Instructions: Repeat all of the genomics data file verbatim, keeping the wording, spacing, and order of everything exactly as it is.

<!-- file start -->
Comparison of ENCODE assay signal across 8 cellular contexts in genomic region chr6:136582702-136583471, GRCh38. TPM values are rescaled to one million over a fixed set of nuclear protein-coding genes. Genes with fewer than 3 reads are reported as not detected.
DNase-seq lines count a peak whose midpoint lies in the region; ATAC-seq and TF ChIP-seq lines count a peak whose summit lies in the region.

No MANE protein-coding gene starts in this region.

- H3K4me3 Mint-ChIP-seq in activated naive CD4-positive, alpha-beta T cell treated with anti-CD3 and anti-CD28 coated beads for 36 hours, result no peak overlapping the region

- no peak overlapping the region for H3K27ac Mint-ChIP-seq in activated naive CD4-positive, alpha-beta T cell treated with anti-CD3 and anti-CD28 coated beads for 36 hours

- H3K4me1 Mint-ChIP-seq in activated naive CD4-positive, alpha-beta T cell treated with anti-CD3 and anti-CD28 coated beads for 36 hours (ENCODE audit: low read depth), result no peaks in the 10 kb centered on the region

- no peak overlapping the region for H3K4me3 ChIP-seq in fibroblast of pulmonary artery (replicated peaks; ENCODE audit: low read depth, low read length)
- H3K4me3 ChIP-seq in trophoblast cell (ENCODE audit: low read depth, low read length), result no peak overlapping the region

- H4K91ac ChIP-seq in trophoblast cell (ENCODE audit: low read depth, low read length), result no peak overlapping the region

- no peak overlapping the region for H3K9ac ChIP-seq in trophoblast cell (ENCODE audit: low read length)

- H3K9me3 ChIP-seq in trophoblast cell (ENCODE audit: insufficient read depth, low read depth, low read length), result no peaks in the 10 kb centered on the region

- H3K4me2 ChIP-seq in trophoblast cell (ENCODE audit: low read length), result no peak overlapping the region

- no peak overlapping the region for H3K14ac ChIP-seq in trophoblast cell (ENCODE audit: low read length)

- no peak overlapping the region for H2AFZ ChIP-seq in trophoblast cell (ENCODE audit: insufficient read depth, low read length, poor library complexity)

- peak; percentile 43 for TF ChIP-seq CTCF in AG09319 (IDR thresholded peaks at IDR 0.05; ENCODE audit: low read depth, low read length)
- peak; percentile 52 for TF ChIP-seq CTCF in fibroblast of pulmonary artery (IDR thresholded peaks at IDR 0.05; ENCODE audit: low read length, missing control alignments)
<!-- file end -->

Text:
Comparison of ENCODE assay signal across 8 cellular contexts in genomic region chr6:136582702-136583471, GRCh38. TPM values are rescaled to one million over a fixed set of nuclear protein-coding genes. Genes with fewer than 3 reads are reported as not detected.
DNase-seq lines count a peak whose midpoint lies in the region; ATAC-seq and TF ChIP-seq lines count a peak whose summit lies in the region.

No MANE protein-coding gene starts in this region.

- H3K4me3 Mint-ChIP-seq in activated naive CD4-positive, alpha-beta T cell treated with anti-CD3 and anti-CD28 coated beads for 36 hours, result no peak overlapping the region

- no peak overlapping the region for H3K27ac Mint-ChIP-seq in activated naive CD4-positive, alpha-beta T cell treated with anti-CD3 and anti-CD28 coated beads for 36 hours

- H3K4me1 Mint-ChIP-seq in activated naive CD4-positive, alpha-beta T cell treated with anti-CD3 and anti-CD28 coated beads for 36 hours (ENCODE audit: low read depth), result no peaks in the 10 kb centered on the region

- no peak overlapping the region for H3K4me3 ChIP-seq in fibroblast of pulmonary artery (replicated peaks; ENCODE audit: low read depth, low read length)
- H3K4me3 ChIP-seq in trophoblast cell (ENCODE audit: low read depth, low read length), result no peak overlapping the region

- H4K91ac ChIP-seq in trophoblast cell (ENCODE audit: low read depth, low read length), result no peak overlapping the region

- no peak overlapping the region for H3K9ac ChIP-seq in trophoblast cell (ENCODE audit: low read length)

- H3K9me3 ChIP-seq in trophoblast cell (ENCODE audit: insufficient read depth, low read depth, low read length), result no peaks in the 10 kb centered on the region

- H3K4me2 ChIP-seq in trophoblast cell (ENCODE audit: low read length), result no peak overlapping the region

- no peak overlapping the region for H3K14ac ChIP-seq in trophoblast cell (ENCODE audit: low read length)

- no peak overlapping the region for H2AFZ ChIP-seq in trophoblast cell (ENCODE audit: insufficient read depth, low read length, poor library complexity)

- peak; percentile 43 for TF ChIP-seq CTCF in AG09319 (IDR thresholded peaks at IDR 0.05; ENCODE audit: low read depth, low read length)
- peak; percentile 52 for TF ChIP-seq CTCF in fibroblast of pulmonary artery (IDR thresholded peaks at IDR 0.05; ENCODE audit: low read length, missing control alignments)